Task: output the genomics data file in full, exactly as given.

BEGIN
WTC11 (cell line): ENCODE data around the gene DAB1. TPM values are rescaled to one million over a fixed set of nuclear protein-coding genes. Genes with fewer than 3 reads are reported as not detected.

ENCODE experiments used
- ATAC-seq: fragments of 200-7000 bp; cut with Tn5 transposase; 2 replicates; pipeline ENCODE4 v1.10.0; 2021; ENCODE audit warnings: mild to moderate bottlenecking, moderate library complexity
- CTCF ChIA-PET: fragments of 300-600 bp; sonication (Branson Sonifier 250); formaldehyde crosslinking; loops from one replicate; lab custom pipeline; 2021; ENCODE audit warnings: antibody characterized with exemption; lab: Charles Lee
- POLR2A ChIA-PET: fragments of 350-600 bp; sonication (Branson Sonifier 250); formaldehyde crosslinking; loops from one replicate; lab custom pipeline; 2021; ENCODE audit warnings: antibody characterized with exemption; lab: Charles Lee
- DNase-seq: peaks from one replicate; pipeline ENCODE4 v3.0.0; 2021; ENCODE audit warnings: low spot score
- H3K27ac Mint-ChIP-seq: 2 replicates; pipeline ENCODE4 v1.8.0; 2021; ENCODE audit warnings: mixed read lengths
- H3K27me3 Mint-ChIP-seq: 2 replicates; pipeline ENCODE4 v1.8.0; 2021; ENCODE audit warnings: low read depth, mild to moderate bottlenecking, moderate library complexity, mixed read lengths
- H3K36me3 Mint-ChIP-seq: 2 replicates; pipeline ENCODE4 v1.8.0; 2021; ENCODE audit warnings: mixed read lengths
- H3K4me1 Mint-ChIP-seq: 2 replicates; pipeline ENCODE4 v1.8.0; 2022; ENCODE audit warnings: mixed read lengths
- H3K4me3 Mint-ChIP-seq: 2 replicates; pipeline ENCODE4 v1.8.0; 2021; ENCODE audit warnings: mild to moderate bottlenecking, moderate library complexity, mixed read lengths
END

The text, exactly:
WTC11 (cell line): ENCODE data around the gene DAB1. TPM values are rescaled to one million over a fixed set of nuclear protein-coding genes. Genes with fewer than 3 reads are reported as not detected.

ENCODE experiments used
- ATAC-seq: fragments of 200-7000 bp; cut with Tn5 transposase; 2 replicates; pipeline ENCODE4 v1.10.0; 2021; ENCODE audit warnings: mild to moderate bottlenecking, moderate library complexity
- CTCF ChIA-PET: fragments of 300-600 bp; sonication (Branson Sonifier 250); formaldehyde crosslinking; loops from one replicate; lab custom pipeline; 2021; ENCODE audit warnings: antibody characterized with exemption; lab: Charles Lee
- POLR2A ChIA-PET: fragments of 350-600 bp; sonication (Branson Sonifier 250); formaldehyde crosslinking; loops from one replicate; lab custom pipeline; 2021; ENCODE audit warnings: antibody characterized with exemption; lab: Charles Lee
- DNase-seq: peaks from one replicate; pipeline ENCODE4 v3.0.0; 2021; ENCODE audit warnings: low spot score
- H3K27ac Mint-ChIP-seq: 2 replicates; pipeline ENCODE4 v1.8.0; 2021; ENCODE audit warnings: mixed read lengths
- H3K27me3 Mint-ChIP-seq: 2 replicates; pipeline ENCODE4 v1.8.0; 2021; ENCODE audit warnings: low read depth, mild to moderate bottlenecking, moderate library complexity, mixed read lengths
- H3K36me3 Mint-ChIP-seq: 2 replicates; pipeline ENCODE4 v1.8.0; 2021; ENCODE audit warnings: mixed read lengths
- H3K4me1 Mint-ChIP-seq: 2 replicates; pipeline ENCODE4 v1.8.0; 2022; ENCODE audit warnings: mixed read lengths
- H3K4me3 Mint-ChIP-seq: 2 replicates; pipeline ENCODE4 v1.8.0; 2021; ENCODE audit warnings: mild to moderate bottlenecking, moderate library complexity, mixed read lengths